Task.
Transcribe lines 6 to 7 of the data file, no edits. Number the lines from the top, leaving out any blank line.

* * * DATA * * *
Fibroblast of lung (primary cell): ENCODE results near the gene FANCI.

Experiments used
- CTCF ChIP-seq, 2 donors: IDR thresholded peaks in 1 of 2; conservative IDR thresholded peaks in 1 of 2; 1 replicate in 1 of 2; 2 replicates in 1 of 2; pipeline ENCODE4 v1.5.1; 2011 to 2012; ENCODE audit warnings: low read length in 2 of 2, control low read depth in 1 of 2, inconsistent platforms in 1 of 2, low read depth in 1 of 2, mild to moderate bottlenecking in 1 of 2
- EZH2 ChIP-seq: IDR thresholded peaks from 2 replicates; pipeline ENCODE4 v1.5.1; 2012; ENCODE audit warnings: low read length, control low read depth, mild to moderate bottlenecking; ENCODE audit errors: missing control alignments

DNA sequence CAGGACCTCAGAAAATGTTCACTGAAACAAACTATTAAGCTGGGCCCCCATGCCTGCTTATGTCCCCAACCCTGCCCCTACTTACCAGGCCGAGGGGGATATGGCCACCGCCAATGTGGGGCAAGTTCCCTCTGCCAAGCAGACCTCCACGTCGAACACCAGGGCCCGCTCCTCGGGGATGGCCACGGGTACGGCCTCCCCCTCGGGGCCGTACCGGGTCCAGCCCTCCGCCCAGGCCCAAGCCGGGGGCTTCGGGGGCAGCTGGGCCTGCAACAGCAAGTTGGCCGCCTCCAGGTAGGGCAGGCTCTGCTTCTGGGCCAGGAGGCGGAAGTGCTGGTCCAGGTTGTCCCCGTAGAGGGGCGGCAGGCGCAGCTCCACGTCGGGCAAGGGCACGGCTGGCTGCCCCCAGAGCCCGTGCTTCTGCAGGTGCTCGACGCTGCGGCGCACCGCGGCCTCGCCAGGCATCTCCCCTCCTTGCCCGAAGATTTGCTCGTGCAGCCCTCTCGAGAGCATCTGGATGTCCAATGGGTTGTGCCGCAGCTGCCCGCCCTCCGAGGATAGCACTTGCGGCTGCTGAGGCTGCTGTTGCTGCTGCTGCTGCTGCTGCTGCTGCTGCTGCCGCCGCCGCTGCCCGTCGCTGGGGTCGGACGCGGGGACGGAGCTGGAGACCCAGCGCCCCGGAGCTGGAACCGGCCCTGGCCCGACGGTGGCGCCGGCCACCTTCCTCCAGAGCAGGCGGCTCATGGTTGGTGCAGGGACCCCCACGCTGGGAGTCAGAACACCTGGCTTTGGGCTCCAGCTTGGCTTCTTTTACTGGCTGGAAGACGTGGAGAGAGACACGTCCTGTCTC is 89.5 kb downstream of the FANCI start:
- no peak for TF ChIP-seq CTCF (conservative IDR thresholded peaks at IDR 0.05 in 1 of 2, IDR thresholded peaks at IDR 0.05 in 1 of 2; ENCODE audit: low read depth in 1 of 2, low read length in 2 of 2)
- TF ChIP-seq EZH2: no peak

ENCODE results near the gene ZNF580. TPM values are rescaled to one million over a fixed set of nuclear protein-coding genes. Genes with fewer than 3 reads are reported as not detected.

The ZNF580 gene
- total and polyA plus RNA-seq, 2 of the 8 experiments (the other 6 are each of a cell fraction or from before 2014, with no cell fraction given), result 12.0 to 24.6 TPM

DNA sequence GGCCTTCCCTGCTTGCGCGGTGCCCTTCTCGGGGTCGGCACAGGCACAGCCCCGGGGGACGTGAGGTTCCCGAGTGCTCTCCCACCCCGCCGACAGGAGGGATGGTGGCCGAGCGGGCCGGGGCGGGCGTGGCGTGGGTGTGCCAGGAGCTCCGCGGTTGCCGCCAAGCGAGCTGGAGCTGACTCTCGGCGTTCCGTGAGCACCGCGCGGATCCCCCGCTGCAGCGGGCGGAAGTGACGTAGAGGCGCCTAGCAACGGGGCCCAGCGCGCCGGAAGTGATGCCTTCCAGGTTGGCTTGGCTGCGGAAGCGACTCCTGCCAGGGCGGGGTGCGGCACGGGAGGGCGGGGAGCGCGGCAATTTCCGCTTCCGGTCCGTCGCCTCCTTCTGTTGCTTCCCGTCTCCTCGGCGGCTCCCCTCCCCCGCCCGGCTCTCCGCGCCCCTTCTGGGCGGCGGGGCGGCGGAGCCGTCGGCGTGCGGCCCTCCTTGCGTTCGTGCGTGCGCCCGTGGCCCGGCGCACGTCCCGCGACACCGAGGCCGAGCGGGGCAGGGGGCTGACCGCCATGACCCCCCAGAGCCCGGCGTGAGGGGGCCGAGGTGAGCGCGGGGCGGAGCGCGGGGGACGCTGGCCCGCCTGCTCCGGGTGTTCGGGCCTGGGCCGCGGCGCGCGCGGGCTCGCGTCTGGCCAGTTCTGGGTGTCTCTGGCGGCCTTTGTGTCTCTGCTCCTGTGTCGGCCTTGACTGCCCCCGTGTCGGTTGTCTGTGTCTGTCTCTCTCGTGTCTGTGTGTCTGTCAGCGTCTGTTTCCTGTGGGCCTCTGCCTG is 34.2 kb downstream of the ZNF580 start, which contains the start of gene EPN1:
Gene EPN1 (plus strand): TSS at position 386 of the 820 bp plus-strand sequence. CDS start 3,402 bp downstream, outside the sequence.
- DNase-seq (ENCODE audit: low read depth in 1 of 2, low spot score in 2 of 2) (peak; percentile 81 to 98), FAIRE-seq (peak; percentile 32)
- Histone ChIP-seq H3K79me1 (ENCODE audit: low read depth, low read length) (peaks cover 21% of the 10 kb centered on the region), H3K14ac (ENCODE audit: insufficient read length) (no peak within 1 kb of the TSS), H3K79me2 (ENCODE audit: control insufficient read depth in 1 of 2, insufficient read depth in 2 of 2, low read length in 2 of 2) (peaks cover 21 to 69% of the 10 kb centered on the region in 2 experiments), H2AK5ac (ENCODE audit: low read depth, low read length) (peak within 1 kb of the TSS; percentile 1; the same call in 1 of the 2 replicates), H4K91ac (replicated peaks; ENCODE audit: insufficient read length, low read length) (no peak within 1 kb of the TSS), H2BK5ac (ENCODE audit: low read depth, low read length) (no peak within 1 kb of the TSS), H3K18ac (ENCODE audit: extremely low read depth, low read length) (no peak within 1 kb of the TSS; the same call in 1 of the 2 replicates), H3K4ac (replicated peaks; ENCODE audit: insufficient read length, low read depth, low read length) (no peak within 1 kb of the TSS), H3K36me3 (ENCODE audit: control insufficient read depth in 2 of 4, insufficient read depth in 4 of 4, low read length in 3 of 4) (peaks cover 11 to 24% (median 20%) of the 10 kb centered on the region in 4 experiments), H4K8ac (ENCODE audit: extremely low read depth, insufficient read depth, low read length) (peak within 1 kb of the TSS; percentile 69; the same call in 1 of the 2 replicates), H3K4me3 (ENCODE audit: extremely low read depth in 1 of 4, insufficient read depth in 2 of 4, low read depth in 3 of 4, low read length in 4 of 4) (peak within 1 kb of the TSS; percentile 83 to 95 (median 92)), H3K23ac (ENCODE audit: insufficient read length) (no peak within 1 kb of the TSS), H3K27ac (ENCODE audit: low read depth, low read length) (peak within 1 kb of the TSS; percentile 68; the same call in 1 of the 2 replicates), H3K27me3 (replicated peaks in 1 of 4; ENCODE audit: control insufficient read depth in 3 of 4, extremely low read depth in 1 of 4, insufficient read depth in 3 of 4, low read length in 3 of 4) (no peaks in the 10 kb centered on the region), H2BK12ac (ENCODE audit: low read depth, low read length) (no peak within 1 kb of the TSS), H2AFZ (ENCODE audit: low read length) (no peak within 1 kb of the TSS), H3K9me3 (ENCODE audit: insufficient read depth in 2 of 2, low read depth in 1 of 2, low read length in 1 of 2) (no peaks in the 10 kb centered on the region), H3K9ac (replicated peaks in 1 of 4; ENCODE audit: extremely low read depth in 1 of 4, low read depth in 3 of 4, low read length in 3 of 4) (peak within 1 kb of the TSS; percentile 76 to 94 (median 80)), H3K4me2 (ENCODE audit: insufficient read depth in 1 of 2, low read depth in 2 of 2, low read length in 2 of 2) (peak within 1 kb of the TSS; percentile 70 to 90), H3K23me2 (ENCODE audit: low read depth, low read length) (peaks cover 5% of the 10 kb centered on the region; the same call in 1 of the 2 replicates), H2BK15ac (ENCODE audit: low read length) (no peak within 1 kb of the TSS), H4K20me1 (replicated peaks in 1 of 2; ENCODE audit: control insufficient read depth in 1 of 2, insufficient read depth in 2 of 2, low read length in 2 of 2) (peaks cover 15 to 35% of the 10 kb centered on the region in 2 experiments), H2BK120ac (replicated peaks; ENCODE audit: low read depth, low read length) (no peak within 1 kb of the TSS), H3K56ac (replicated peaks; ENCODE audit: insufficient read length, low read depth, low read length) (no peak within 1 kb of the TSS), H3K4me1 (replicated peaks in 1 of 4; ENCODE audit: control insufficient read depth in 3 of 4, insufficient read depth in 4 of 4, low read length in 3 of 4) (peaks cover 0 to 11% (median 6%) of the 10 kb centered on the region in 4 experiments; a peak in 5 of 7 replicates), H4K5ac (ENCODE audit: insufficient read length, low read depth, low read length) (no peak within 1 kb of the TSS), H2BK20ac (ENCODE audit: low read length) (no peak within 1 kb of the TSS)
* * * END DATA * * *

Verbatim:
- no peak for TF ChIP-seq CTCF (conservative IDR thresholded peaks at IDR 0.05 in 1 of 2, IDR thresholded peaks at IDR 0.05 in 1 of 2; ENCODE audit: low read depth in 1 of 2, low read length in 2 of 2)
- TF ChIP-seq EZH2: no peak